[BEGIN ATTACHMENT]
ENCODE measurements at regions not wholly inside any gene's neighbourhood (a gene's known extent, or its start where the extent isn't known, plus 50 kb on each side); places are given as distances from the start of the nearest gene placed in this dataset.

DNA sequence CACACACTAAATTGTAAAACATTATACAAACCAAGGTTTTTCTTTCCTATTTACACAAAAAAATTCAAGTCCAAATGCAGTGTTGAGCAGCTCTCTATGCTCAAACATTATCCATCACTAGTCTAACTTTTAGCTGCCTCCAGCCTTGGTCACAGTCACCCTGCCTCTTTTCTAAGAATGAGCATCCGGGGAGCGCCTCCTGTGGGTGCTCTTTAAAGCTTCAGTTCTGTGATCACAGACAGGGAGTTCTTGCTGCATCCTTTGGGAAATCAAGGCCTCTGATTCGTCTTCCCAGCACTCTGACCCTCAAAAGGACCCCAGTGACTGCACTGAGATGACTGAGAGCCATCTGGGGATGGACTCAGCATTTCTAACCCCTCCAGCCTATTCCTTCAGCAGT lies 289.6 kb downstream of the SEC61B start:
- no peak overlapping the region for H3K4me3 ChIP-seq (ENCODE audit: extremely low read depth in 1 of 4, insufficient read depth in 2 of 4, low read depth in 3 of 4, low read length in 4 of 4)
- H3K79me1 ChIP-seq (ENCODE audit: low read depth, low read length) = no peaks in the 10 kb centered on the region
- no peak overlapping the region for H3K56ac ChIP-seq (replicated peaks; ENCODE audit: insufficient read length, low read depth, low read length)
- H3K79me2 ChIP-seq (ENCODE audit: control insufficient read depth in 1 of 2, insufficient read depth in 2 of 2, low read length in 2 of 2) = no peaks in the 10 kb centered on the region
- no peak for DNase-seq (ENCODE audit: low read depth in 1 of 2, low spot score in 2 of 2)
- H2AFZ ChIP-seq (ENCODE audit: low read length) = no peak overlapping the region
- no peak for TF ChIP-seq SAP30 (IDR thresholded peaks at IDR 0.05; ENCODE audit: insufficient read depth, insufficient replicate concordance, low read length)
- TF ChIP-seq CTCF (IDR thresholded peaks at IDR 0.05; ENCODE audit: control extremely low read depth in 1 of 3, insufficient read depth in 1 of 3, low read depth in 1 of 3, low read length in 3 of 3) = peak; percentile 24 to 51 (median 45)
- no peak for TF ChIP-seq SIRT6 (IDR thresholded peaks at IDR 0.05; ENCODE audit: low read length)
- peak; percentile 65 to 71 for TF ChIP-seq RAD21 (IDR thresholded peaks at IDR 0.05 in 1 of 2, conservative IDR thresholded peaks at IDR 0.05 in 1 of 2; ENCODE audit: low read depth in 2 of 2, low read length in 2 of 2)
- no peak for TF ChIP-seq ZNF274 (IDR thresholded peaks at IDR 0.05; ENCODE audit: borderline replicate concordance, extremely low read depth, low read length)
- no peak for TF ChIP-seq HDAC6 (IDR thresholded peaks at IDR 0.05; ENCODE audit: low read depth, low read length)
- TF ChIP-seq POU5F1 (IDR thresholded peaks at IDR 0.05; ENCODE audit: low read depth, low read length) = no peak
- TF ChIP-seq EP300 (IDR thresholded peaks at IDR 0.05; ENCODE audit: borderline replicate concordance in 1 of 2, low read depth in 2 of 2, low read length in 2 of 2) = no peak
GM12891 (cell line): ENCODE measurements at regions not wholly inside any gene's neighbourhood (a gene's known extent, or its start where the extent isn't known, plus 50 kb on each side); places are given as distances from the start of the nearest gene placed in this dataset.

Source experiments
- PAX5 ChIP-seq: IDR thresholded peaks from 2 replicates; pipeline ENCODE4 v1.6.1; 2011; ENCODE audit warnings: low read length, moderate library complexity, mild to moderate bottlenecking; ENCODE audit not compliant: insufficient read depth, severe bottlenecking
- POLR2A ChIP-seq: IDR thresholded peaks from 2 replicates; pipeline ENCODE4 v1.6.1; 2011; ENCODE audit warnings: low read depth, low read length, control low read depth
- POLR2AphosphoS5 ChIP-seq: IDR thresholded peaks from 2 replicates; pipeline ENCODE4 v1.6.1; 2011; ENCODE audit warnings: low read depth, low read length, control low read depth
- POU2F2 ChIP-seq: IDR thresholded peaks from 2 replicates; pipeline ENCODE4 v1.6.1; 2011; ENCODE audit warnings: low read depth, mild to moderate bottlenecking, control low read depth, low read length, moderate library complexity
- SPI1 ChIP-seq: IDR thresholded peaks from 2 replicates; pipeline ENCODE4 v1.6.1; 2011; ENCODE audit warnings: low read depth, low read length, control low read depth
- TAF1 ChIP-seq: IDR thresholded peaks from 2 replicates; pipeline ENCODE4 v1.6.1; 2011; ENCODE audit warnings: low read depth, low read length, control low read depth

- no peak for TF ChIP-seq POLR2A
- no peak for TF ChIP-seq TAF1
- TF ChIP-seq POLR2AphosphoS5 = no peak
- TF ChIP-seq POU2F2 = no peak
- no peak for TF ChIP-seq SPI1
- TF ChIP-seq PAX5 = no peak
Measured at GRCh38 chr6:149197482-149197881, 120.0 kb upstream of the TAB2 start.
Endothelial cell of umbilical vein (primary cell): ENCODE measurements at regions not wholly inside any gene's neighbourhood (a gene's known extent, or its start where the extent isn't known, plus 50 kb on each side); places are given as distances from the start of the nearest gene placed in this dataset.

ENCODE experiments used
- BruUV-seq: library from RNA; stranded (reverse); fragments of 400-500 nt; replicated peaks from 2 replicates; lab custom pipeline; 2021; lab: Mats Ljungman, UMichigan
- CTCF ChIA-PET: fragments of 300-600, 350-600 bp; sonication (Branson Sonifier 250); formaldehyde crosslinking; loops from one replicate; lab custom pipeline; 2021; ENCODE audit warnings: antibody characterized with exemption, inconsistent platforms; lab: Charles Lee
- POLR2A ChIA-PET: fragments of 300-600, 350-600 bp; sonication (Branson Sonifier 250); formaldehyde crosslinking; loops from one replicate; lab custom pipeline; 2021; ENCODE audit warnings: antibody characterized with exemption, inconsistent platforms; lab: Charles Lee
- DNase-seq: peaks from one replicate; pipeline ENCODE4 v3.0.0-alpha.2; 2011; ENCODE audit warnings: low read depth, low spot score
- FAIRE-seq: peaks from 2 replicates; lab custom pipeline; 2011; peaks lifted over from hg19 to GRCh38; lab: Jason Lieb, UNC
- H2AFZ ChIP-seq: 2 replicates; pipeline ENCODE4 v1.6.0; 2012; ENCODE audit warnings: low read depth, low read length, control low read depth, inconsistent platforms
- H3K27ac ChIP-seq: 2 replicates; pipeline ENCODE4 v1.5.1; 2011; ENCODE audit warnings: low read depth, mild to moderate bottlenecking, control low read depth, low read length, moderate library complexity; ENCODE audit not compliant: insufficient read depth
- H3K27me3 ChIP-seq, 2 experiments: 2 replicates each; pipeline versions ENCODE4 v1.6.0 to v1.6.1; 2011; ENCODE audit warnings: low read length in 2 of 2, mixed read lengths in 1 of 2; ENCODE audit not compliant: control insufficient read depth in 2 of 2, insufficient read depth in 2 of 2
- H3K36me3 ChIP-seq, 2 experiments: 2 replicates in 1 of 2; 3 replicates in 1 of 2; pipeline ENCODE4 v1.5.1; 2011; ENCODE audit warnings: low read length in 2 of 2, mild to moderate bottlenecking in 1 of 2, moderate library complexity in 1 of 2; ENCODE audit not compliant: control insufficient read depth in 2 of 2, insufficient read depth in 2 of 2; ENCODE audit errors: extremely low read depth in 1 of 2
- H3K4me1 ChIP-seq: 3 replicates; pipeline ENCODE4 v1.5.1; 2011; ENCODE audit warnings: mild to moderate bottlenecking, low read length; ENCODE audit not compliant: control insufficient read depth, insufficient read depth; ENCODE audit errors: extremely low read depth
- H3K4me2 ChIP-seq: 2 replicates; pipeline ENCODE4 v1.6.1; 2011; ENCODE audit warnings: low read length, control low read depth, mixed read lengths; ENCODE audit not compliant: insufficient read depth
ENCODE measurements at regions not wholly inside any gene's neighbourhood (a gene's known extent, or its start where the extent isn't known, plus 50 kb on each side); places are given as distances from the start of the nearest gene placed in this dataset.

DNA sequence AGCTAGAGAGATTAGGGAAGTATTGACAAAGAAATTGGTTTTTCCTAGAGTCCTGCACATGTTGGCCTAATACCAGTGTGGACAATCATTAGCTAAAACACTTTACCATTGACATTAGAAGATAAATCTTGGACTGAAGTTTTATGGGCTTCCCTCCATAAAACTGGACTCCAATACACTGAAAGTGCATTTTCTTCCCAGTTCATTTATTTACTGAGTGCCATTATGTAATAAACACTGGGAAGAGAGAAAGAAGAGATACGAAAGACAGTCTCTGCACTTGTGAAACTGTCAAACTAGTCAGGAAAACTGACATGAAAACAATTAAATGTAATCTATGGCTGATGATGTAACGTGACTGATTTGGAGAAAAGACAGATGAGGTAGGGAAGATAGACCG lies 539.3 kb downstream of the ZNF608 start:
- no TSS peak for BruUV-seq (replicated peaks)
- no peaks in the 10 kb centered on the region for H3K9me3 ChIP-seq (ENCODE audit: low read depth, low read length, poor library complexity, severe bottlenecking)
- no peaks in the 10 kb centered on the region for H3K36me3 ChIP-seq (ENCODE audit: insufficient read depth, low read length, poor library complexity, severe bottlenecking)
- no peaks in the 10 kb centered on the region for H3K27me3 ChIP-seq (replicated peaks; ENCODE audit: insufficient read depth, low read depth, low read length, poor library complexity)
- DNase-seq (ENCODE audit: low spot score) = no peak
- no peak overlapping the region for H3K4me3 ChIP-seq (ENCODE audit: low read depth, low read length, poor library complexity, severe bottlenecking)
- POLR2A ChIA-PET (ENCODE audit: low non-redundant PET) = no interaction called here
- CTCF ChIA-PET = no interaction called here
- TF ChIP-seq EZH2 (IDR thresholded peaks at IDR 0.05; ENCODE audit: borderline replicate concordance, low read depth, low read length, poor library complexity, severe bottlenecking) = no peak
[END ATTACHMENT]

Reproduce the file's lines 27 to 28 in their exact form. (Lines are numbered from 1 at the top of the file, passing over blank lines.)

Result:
- TF ChIP-seq POLR2AphosphoS5 = no peak
- TF ChIP-seq POU2F2 = no peak